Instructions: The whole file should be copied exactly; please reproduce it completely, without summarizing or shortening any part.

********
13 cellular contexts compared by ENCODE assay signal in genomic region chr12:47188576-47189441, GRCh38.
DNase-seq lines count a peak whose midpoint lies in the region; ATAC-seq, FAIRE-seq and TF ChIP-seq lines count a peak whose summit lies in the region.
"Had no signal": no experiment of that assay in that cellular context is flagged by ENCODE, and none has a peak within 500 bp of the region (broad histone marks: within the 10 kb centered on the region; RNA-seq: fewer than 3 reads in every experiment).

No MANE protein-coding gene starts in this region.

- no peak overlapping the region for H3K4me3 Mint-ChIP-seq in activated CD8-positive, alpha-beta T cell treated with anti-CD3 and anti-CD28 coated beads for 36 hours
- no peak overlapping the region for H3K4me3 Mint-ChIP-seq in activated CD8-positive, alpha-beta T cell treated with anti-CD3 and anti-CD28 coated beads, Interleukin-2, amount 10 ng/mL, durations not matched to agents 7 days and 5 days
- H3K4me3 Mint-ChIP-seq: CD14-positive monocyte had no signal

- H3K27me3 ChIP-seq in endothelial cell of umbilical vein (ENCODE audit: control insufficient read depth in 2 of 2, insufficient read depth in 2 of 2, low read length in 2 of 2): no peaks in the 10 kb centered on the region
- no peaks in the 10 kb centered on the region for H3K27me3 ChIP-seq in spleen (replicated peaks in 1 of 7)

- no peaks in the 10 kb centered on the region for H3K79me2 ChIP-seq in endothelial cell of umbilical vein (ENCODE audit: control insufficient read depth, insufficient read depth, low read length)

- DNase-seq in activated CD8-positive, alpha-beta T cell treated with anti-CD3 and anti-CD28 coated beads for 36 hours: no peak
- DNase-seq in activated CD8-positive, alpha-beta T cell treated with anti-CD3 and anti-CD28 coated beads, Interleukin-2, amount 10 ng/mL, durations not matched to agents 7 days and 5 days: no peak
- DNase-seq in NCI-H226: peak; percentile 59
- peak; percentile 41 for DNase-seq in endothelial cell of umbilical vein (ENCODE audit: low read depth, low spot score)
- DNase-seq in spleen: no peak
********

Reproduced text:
13 cellular contexts compared by ENCODE assay signal in genomic region chr12:47188576-47189441, GRCh38.
DNase-seq lines count a peak whose midpoint lies in the region; ATAC-seq, FAIRE-seq and TF ChIP-seq lines count a peak whose summit lies in the region.
"Had no signal": no experiment of that assay in that cellular context is flagged by ENCODE, and none has a peak within 500 bp of the region (broad histone marks: within the 10 kb centered on the region; RNA-seq: fewer than 3 reads in every experiment).

No MANE protein-coding gene starts in this region.

- no peak overlapping the region for H3K4me3 Mint-ChIP-seq in activated CD8-positive, alpha-beta T cell treated with anti-CD3 and anti-CD28 coated beads for 36 hours
- no peak overlapping the region for H3K4me3 Mint-ChIP-seq in activated CD8-positive, alpha-beta T cell treated with anti-CD3 and anti-CD28 coated beads, Interleukin-2, amount 10 ng/mL, durations not matched to agents 7 days and 5 days
- H3K4me3 Mint-ChIP-seq: CD14-positive monocyte had no signal

- H3K27me3 ChIP-seq in endothelial cell of umbilical vein (ENCODE audit: control insufficient read depth in 2 of 2, insufficient read depth in 2 of 2, low read length in 2 of 2): no peaks in the 10 kb centered on the region
- no peaks in the 10 kb centered on the region for H3K27me3 ChIP-seq in spleen (replicated peaks in 1 of 7)

- no peaks in the 10 kb centered on the region for H3K79me2 ChIP-seq in endothelial cell of umbilical vein (ENCODE audit: control insufficient read depth, insufficient read depth, low read length)

- DNase-seq in activated CD8-positive, alpha-beta T cell treated with anti-CD3 and anti-CD28 coated beads for 36 hours: no peak
- DNase-seq in activated CD8-positive, alpha-beta T cell treated with anti-CD3 and anti-CD28 coated beads, Interleukin-2, amount 10 ng/mL, durations not matched to agents 7 days and 5 days: no peak
- DNase-seq in NCI-H226: peak; percentile 59
- peak; percentile 41 for DNase-seq in endothelial cell of umbilical vein (ENCODE audit: low read depth, low spot score)
- DNase-seq in spleen: no peak